During a recent vacation, my wife and I ventured across town to another church. The jammed parking lot and crowded lobby suggested a scintillating sermon. The preacher was articulate and entertaining. His sermon was biblical, with four crafted principles from the text.
But as we left that morning, I realized, as William Willimon has said, I got the sermon, but it didn't get me.
Fast-forward to a couple of days later, same vacation: Sitting under a thatched umbrella on a beach, I'm reading John Grisham's The Chamber, a novel about capital punishment.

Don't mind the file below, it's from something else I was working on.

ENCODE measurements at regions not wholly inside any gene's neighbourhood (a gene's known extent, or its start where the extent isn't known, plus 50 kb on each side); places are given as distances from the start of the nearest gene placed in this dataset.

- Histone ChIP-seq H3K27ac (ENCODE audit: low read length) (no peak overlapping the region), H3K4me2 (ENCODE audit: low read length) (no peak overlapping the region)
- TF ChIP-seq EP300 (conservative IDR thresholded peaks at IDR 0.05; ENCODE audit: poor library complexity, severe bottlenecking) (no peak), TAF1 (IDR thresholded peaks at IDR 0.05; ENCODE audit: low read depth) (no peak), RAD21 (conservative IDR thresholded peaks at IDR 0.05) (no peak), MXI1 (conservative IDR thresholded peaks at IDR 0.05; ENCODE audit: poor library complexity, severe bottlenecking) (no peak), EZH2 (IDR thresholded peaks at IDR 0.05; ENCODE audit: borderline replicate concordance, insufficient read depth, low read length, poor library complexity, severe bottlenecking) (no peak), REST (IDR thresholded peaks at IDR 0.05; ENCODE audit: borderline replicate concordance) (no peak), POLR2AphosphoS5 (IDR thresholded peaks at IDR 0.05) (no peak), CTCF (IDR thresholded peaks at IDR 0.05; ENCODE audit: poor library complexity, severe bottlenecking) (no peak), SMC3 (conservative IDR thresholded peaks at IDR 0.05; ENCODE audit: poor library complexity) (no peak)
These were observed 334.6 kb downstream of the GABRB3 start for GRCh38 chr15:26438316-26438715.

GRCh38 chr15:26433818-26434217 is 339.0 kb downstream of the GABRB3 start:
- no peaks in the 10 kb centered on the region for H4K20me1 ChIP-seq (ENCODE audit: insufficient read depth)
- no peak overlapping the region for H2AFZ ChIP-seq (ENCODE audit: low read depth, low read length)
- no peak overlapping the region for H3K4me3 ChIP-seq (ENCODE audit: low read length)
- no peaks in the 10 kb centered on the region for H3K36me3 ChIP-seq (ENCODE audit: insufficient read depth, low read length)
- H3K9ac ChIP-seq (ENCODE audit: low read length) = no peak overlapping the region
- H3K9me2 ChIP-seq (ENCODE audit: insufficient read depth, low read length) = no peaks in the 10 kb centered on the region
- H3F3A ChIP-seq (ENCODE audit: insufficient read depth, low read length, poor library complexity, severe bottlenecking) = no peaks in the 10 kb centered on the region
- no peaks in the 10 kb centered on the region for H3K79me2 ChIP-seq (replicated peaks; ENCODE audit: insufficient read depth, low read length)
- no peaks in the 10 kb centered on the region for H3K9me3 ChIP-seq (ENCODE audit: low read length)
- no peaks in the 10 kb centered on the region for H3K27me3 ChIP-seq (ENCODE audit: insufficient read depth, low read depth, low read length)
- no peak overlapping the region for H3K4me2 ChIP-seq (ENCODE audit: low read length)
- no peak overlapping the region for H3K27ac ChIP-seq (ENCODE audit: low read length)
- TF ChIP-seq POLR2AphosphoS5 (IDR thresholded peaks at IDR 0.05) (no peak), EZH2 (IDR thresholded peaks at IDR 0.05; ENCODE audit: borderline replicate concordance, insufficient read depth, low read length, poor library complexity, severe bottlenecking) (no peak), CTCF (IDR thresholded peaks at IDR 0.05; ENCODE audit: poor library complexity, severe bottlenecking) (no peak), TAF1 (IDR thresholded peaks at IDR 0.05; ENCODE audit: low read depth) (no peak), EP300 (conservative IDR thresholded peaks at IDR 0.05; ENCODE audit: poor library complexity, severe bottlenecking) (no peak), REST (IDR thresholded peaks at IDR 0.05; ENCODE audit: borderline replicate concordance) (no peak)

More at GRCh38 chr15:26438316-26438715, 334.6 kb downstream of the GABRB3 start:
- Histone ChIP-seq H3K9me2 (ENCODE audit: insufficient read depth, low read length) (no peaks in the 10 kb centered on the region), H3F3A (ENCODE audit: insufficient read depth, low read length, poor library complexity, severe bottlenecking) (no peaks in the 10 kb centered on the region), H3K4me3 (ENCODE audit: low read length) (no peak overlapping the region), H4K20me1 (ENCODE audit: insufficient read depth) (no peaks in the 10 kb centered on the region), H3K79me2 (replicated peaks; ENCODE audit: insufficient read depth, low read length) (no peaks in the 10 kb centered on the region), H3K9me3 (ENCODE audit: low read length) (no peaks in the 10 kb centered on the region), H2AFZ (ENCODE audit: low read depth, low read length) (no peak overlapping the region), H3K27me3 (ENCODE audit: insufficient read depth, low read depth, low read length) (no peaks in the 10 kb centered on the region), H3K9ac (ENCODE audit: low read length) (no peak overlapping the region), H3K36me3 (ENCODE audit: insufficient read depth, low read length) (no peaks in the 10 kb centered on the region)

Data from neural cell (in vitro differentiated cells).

Toward the end of the story, Grisham describes Sam Cayhall, the death-row inmate, taking off the clothes he has worn for so many years. His new clothes lying on the bed are for his execution in the gas chamber. The portrayal overwhelmed me, and I began to weep. As a tear rolled down my cheek, I silently asked the Lord to forgive me for my past hatred of death-row inmates.
It struck me that Grisham's novel had "got" me in a way ...1